Is Pakistan Ready for Online Therapy?

Local conditions in Pakistan provide a sufficient basis for online counseling to be a practical and convenient solution

People find it difficult to make a decision when it comes to seeking online or in-person therapy. Thus, the issue of online counseling as opposed to face-to-face counseling is one that most psychotherapists, myself included, are faced with fairly regularly. The core principle of psychotherapy is benevolence and non-harm, which simply means minimizing harm and maximizing benefit to clients. Following this rule, online counseling may prove more convenient than face-to-face counseling in various cases, particularly in less economically developed countries where mental health is often considered a taboo subject.

Many professionals and ordinary people believe that personal advice is superior to online advice. Frankly, the notion that online mental health practice should be looked down on is uninformed and comes from a privileged place, especially when it comes to the realities of developing countries. The realities of Pakistan, for example, provide a sufficient basis for online counseling to be a viable solution. I was browsing my social media the other day and came across a women-only group. The content shared in the group and personal stories only confirmed my stance on telemental health/online counseling.

I have seen victims of violence and injustice supported in online groups in Pakistan. Many women in our country are in a depressing situation and do not have the ability or the strength to escape their abuser or abusers to seek personal counseling for their ongoing trauma. Online counseling offers them the opportunity not only to process the trauma, but also to do so in a protected space. This often results in them having enough coping mechanisms to eventually stand up to the oppressor and exit their respective toxic situations. Unfortunately, these women are not the exception as they would be in economically developed countries. These women are the norm in Pakistan.

Online mental health advocacy is also important in situations where the client cannot trust the psychotherapist because the client’s sexual orientation and/or gender is taboo. There is a general lack of ethical practitioners in Pakistan who are aware of the sensitivity of dealing with LGBTQI+ clients and their families. Much has been written about therapists who have outed their own clients without their consent or harmed others through their unethical practices.

Therefore, online counseling in countries like ours guarantees a sense of security, autonomy and anonymity for clients who identify with vulnerable groups and minorities. Additionally, online counseling is a common preference for Pakistanis abroad facing economic hardships. In such a scenario, psychotherapists from Pakistan offer quality service with cultural understanding at affordable rates.

In addition, there are various cases where physical disabilities become a barrier to face-to-face sessions due to the poor infrastructure for disabled adults in our country. It minimizes the feeling of dependency on a caregiver to accompany the person at in-person sessions, as there is no infrastructure to travel alone in the country.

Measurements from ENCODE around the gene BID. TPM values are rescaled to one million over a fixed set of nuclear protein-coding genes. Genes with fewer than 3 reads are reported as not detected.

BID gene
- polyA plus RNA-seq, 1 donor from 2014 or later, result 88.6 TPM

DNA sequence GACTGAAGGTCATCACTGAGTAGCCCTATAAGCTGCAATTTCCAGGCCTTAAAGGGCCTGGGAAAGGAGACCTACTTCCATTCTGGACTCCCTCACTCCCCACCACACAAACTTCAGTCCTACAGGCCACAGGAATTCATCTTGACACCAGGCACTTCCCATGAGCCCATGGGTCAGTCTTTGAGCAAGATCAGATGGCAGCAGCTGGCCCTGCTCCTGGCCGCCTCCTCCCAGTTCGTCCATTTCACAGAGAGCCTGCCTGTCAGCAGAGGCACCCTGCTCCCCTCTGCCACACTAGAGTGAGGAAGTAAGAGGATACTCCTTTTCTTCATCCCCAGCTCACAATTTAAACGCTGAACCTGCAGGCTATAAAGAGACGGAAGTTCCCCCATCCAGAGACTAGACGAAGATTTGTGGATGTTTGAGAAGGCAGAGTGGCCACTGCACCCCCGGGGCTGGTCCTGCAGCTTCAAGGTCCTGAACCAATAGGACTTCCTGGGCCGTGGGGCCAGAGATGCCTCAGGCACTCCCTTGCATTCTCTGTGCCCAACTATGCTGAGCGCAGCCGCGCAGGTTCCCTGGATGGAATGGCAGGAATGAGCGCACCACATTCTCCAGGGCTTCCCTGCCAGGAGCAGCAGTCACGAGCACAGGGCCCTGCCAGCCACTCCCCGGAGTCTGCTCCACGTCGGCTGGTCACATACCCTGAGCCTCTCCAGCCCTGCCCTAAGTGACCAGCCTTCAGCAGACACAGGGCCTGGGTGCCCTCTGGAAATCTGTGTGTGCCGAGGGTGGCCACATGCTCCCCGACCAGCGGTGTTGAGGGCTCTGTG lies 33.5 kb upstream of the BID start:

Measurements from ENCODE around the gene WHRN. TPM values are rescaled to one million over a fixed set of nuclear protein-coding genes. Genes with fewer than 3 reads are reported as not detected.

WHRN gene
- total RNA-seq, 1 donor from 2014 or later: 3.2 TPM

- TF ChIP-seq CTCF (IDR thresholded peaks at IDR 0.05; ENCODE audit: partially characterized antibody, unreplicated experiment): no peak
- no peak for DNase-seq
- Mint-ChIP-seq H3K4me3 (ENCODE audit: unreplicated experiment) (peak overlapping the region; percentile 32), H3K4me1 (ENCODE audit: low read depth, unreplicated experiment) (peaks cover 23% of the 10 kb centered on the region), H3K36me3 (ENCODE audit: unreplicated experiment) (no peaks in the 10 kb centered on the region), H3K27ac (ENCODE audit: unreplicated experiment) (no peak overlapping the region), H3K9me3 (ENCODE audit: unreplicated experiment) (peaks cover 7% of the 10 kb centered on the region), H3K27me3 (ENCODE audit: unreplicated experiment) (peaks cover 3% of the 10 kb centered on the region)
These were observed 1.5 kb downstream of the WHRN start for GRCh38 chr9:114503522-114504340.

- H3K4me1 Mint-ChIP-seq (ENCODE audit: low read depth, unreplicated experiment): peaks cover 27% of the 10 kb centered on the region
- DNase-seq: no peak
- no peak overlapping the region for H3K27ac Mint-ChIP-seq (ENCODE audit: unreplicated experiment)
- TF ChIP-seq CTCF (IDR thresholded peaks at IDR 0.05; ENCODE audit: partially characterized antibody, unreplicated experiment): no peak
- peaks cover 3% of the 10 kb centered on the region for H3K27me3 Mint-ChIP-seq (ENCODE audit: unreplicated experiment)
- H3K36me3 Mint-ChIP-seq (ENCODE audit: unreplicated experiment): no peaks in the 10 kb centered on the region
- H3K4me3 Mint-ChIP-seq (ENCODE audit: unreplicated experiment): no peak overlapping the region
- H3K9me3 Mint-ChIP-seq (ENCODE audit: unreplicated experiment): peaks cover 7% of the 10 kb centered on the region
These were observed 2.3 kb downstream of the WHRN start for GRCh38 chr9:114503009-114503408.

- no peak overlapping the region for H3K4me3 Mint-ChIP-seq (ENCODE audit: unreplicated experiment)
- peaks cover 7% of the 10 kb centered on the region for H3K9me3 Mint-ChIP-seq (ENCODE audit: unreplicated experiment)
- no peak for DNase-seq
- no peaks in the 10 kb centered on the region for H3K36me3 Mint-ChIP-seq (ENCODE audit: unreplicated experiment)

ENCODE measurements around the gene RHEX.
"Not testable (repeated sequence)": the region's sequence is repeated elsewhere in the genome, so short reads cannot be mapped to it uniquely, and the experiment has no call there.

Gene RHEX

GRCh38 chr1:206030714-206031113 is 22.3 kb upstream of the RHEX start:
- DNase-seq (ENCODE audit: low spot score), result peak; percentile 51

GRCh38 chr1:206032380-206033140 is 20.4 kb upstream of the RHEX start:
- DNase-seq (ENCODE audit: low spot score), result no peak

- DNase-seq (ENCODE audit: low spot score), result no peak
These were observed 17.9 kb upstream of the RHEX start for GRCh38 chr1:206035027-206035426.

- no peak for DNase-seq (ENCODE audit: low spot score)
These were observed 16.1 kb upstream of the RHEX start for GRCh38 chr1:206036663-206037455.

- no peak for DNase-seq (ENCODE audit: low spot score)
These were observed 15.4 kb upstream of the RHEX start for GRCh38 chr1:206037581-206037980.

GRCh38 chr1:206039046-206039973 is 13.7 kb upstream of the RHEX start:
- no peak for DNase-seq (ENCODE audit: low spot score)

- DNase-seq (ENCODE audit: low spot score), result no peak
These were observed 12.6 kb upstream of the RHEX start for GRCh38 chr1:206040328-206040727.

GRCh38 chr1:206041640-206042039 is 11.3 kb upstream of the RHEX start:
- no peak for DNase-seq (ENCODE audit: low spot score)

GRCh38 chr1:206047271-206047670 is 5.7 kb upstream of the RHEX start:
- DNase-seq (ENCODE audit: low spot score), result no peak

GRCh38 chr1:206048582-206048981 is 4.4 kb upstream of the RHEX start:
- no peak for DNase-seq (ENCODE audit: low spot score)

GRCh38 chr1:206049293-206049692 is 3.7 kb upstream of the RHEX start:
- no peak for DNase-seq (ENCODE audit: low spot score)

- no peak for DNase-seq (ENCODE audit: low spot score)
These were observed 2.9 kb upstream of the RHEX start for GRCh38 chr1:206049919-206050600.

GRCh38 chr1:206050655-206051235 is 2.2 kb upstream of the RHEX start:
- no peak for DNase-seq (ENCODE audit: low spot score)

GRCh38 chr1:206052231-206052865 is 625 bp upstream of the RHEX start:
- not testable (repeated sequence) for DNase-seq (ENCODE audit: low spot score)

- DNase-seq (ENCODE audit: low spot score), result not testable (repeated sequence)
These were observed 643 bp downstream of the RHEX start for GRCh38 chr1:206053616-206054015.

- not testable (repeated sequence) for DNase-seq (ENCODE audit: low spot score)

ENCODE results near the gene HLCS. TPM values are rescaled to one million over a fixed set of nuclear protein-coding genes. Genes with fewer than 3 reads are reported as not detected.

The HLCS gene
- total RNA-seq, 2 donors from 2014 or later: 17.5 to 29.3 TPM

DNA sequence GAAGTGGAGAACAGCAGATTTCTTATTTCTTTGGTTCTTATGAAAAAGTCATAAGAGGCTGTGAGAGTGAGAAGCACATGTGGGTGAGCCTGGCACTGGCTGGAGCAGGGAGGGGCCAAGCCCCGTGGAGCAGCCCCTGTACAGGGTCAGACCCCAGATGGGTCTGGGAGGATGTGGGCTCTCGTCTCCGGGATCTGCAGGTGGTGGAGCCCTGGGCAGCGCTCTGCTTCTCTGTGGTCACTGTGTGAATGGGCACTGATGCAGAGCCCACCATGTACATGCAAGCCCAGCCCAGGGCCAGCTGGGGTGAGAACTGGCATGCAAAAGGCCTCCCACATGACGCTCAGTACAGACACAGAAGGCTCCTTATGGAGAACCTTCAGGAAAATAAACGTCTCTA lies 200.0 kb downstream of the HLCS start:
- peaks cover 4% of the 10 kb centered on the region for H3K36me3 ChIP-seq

In addition, Pakistanis have been badly affected by recent increases in petrol prices and travel to and from the consultation session would cost half the session fee for anyone driving around for an in-person consultation. In such cases, online counseling makes sense not only for clients but also for psychotherapists.

A cyber lifestyle is also gaining ground on a global level, especially after Covid-19. People have started to prefer accessing mental health services in the safety of their own homes. For those leading a nomadic lifestyle, this is the only option to ensure they are dealing with their mental health system on a regular basis.

However, a major disadvantage of online therapy is the inability to engage those with severe symptoms, and inpatient care is the only viable option for such individuals. Also, children with neurodevelopment and other issues can only be treated and monitored in the best way in a personal mental health facility. In general, adult psychological assessment is something that is difficult to incorporate into an online setup. So it would be useful to make a visit or two for this purpose.

Another inconvenience experienced by mental health practitioners is clients’ lack of understanding when it comes to the logistics of online sessions. For example, it is difficult for an average Pakistani customer to understand that an internet failure on their end is not eligible for a refund. Meeting meeting times and time slots is another issue when it comes to online appointments. Power outages and load shedding in Pakistan are significant inconveniences for anyone attempting to provide or use online mental health services.

The discourse around online therapy is more rooted in a preference for old-school counseling concepts and a resistance to online therapy, especially among the older generation. In Pakistan, it is an extension of the already existing taboo around mental health. There is also an alarming trend of unqualified “therapists” giving misleading advice to clients.

However, according to the American Psychological Association, online therapy is the future and no amount of resistance can change that. Therefore, the few bad apples that commit malpractice under the guise of therapy must be eradicated.

It is imperative that we equip Pakistani mental health professionals and young therapists with the necessary tools to address the blind spots associated with online mental health therapy. We must also help them acquire better skills to handle this growing frontier.

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